Some think that to describe music is like trying to describe the air – too infinite, too labile or inchoate, to capture any real meaning. I beg to differ. For me, music provides pictures of vivid colour and texture so I give those colours to the words, and those words in turn convey how it feels to make music, to feel it take shape inside you. ‘Es muss sein’, as Beethoven said, and he knew. He could not hear, but only see and feel the music he wrote.
Below is the epilogue to my book ‘The Conductor’s Wife’. Here are words, perhaps inadequate, and the music they describe, with the help of Ravel and Martha Argerich.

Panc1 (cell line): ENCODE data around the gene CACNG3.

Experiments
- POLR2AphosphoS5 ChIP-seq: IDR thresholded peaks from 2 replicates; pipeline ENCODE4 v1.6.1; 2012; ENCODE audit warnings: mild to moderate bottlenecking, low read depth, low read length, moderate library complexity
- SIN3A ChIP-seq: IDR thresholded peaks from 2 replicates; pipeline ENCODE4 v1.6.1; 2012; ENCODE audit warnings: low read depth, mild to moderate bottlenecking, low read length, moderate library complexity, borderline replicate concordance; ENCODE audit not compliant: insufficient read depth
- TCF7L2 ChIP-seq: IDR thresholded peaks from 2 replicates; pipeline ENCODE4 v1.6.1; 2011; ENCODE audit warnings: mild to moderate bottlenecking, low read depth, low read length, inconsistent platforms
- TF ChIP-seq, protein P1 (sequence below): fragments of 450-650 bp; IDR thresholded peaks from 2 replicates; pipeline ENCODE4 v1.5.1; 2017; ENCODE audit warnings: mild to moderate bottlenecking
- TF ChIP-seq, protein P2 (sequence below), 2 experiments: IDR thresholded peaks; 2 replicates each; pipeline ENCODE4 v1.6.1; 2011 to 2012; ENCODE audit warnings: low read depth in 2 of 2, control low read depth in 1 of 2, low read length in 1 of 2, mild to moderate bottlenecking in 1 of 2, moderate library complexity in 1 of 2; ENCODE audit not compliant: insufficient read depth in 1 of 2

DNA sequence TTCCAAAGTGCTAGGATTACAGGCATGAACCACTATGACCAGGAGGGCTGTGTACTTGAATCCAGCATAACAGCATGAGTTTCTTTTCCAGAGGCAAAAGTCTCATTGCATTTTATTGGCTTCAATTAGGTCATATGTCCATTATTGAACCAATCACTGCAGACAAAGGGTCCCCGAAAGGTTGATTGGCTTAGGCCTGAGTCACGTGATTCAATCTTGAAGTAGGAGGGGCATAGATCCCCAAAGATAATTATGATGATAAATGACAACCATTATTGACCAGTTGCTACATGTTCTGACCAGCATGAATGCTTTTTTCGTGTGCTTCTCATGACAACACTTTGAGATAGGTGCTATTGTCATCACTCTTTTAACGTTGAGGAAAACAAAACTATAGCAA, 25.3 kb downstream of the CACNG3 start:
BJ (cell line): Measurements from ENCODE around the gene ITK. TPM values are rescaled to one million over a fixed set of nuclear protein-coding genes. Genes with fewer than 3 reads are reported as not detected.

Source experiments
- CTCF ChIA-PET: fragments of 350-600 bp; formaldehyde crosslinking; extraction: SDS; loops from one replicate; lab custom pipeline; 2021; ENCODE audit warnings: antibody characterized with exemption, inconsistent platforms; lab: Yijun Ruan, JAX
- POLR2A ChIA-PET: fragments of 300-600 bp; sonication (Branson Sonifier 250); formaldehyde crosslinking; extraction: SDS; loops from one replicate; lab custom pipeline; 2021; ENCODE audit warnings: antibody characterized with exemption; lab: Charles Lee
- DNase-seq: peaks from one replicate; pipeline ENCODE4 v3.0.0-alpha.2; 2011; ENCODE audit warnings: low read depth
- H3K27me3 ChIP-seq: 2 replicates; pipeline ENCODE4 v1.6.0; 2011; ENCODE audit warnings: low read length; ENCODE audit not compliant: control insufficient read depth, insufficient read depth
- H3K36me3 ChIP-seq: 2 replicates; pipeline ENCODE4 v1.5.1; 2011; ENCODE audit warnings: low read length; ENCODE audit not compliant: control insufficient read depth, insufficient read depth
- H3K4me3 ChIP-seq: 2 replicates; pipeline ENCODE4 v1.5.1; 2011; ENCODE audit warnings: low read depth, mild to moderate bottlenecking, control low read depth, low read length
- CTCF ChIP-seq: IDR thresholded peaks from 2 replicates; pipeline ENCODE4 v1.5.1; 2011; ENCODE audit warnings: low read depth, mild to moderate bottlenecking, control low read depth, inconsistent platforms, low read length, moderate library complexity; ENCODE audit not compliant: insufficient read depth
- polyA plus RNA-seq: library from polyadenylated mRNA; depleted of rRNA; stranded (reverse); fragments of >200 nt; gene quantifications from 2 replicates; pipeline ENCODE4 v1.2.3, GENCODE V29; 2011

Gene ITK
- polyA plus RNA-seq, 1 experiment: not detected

Time had been suspended, excluded even, for she was now in the relativity of stage time and wrapped in its gossamer protecting veil, under the accretion of gathering sound. The first movement had been harder but then her wrists forgave her and floated away into runs of notes, extravagant cascades of colour that never withdrew until in the slow movement with her solo ingress, when all the glory unfolded and what were merely black and white wooden drums became form and pigment – golden, lyrical, swimming into their own providence. She did not own it now – it came from the composer to her, then out into the world. Julien had said: “This is how it will be,” and it was. To say she had conquered was to belie her journey, for she had only music, which she could plainly see…and she herself filled the place where it went.